New Okuma 350 Low-Profile Baitcast Reels: Drop The Hammer

General Motors introduced the small block 350 in 1967.  Since that time, it’s become the performance standard for speed, power and durability. Surprisingly, it’s taken more than 45 years for the fishing industry to catch up, and for Okuma to release its 350, achieving the pinnacle of speed, power and performance.

Komodo 350

Refined and compact overall, there’s no missing Komodo’s massive drop down gear case. Holding a giant stainless steel main gear, the system offers plenty of room for an inspiring Carbonite drag system, capable of delivering up to 25-pounds of max drag. And to make that drag pressure usable, the levelwind on both Komodo and Citrix are synchronized with spool revolutions as line is both taken in and going out. This feature keeps the levelwind aligned with line on the spool at all times, especially important when fishing high-power braids on hard-running fish as sharp angles in the levelwind system increases actual drag pressure immensely and can lead to break offs.

Engines are most often discussed in regards to horsepower, and the word is also fitting here.  For the Komodo 350, horsepower would be an exceptional combination of line capacity (230-yards of 14-pound monofilament and similar amount of 50-pound braid), 25-pounds of drag output, and stainless steel main gear, pinion gear and drive shaft.  Turn the crank to throttle up and the high-speed 6.4:1 gear ratio eats up 31-inches of line with every turn of the handle.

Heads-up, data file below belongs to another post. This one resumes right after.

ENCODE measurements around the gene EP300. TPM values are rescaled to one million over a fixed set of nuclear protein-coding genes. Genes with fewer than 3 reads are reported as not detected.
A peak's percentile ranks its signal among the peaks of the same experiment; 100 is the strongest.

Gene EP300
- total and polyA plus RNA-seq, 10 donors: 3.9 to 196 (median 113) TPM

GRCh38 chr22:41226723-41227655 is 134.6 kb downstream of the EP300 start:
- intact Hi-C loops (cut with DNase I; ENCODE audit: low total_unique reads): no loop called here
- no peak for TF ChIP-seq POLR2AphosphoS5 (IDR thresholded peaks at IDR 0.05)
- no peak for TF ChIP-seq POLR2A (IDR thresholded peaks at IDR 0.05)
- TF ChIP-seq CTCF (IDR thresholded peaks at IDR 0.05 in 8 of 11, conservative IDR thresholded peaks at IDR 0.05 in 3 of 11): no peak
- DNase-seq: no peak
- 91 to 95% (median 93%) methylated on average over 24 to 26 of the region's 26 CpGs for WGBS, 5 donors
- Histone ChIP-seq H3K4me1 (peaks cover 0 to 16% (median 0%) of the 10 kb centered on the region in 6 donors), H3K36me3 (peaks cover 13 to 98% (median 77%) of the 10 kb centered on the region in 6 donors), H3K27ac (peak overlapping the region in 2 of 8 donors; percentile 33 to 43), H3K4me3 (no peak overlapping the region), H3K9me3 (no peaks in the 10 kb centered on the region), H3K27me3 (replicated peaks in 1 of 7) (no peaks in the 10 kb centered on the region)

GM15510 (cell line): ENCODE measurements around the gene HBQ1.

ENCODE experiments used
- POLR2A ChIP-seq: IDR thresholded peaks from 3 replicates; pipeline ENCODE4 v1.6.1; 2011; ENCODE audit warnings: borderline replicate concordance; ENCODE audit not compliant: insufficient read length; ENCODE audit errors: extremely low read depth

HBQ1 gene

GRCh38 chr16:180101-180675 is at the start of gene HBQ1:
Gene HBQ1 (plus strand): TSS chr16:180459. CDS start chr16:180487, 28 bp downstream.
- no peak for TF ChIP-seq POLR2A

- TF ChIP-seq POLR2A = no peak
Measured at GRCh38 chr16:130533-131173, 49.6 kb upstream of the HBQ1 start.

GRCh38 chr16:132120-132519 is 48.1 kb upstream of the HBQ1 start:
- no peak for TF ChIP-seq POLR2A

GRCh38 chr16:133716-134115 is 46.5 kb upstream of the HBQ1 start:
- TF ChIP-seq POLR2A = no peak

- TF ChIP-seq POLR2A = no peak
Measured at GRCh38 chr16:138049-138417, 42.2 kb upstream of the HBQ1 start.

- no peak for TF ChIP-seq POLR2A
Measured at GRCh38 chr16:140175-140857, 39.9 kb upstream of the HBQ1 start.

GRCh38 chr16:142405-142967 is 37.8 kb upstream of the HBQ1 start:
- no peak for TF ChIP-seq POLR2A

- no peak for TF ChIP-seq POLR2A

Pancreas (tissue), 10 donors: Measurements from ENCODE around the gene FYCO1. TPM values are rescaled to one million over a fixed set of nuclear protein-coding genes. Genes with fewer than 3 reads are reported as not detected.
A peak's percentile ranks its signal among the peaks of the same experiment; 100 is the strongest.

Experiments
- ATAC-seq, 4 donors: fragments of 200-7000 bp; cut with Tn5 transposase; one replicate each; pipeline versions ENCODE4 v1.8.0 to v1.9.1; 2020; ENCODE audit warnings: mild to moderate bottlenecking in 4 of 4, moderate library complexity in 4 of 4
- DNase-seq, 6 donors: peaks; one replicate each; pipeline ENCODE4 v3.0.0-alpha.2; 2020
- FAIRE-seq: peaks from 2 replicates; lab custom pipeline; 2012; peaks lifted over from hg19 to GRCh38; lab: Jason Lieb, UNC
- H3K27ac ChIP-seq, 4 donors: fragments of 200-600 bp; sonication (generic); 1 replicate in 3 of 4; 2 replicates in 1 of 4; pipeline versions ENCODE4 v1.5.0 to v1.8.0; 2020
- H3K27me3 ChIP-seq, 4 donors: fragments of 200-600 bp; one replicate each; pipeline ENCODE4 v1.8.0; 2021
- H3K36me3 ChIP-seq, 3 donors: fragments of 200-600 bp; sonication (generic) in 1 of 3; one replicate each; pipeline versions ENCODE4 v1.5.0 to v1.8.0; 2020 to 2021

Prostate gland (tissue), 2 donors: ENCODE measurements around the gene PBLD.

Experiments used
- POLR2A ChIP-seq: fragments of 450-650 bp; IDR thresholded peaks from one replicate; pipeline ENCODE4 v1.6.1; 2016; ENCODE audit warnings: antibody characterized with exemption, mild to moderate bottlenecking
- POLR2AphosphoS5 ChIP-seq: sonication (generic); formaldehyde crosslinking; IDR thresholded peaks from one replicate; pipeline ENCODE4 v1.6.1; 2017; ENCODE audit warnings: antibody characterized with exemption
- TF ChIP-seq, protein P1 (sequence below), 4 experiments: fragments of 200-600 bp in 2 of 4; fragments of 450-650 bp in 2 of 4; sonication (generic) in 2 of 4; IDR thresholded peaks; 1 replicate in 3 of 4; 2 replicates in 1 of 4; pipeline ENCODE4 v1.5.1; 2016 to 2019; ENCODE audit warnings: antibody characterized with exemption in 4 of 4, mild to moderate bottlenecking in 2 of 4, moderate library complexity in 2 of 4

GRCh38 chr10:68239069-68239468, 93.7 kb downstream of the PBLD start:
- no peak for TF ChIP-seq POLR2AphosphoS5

The great ones are defined by more than the engine, it’s the total package, and here the Komodo 350 does not disappoint. The A6061-T6 machined aluminum spool casts effortlessly, riding on ABEC-5 spool bearings as a standard feature instead of an upgrade. To tame more freespool than most anglers require, the 7-position velocity control system dials-in spool breaking for exact needs.

Overall, the bearing system includes 11 bearings overall, ten High Performance stainless steel bearings and one roller bearing.  Still, when you turn the handle, you’ll feel the gears.  Consider it the low rumble of a sports car’s exhaust, there’s a lot of power in the stainless, there if you need it. Hook-sets and battles are backed by dual anti-reverse systems because redundancy is good when your tied to the fish of a lifetime.

All dressed up, the question is where to go.  Saltwater approved, the Komodo 350 was designed to take on trophy stripers, angry jacks, big bull reds and full gamut of powerful inshore species.  It’s equally at home on freshwater, taking down giant musky, more stripers, trophy largemouth and big cats. When it comes to freshwater, however, the Citrix 350 is an equally formidable option.

Constructed on the exact same platform as Komodo, the Citrix 350 replaces stainless gearing with heavy-duty Dura Brass and drops 10 bearings to eight.  Like Komodo, it still features an aluminum frame, aluminum spool, rigid aluminum handle side side plate and the identical tonnage of line capacity and drag output.

Citrix 350